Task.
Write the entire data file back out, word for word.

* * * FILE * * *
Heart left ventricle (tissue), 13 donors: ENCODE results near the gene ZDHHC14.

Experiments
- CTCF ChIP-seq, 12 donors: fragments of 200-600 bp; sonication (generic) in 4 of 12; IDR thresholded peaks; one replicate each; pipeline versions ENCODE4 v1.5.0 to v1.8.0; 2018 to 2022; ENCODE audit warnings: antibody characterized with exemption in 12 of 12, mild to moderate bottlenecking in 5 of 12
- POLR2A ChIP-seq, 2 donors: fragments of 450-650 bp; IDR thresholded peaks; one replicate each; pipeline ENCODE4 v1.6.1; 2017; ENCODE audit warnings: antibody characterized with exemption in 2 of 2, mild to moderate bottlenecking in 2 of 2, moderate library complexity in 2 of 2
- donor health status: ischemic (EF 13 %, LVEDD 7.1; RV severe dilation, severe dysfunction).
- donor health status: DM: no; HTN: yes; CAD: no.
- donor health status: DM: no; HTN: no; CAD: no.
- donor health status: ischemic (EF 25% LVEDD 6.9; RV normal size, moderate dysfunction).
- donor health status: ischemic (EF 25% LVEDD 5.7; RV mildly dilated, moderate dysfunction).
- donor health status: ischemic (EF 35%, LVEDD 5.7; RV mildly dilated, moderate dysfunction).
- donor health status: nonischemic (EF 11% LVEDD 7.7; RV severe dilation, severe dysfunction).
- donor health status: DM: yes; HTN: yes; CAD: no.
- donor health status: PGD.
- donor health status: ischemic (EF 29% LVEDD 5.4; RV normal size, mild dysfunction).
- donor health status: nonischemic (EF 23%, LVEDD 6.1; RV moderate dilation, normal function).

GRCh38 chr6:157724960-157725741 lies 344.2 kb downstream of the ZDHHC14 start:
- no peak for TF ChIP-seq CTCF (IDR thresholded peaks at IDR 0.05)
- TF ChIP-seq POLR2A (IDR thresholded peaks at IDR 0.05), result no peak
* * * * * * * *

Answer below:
Heart left ventricle (tissue), 13 donors: ENCODE results near the gene ZDHHC14.

Experiments
- CTCF ChIP-seq, 12 donors: fragments of 200-600 bp; sonication (generic) in 4 of 12; IDR thresholded peaks; one replicate each; pipeline versions ENCODE4 v1.5.0 to v1.8.0; 2018 to 2022; ENCODE audit warnings: antibody characterized with exemption in 12 of 12, mild to moderate bottlenecking in 5 of 12
- POLR2A ChIP-seq, 2 donors: fragments of 450-650 bp; IDR thresholded peaks; one replicate each; pipeline ENCODE4 v1.6.1; 2017; ENCODE audit warnings: antibody characterized with exemption in 2 of 2, mild to moderate bottlenecking in 2 of 2, moderate library complexity in 2 of 2
- donor health status: ischemic (EF 13 %, LVEDD 7.1; RV severe dilation, severe dysfunction).
- donor health status: DM: no; HTN: yes; CAD: no.
- donor health status: DM: no; HTN: no; CAD: no.
- donor health status: ischemic (EF 25% LVEDD 6.9; RV normal size, moderate dysfunction).
- donor health status: ischemic (EF 25% LVEDD 5.7; RV mildly dilated, moderate dysfunction).
- donor health status: ischemic (EF 35%, LVEDD 5.7; RV mildly dilated, moderate dysfunction).
- donor health status: nonischemic (EF 11% LVEDD 7.7; RV severe dilation, severe dysfunction).
- donor health status: DM: yes; HTN: yes; CAD: no.
- donor health status: PGD.
- donor health status: ischemic (EF 29% LVEDD 5.4; RV normal size, mild dysfunction).
- donor health status: nonischemic (EF 23%, LVEDD 6.1; RV moderate dilation, normal function).

GRCh38 chr6:157724960-157725741 lies 344.2 kb downstream of the ZDHHC14 start:
- no peak for TF ChIP-seq CTCF (IDR thresholded peaks at IDR 0.05)
- TF ChIP-seq POLR2A (IDR thresholded peaks at IDR 0.05), result no peak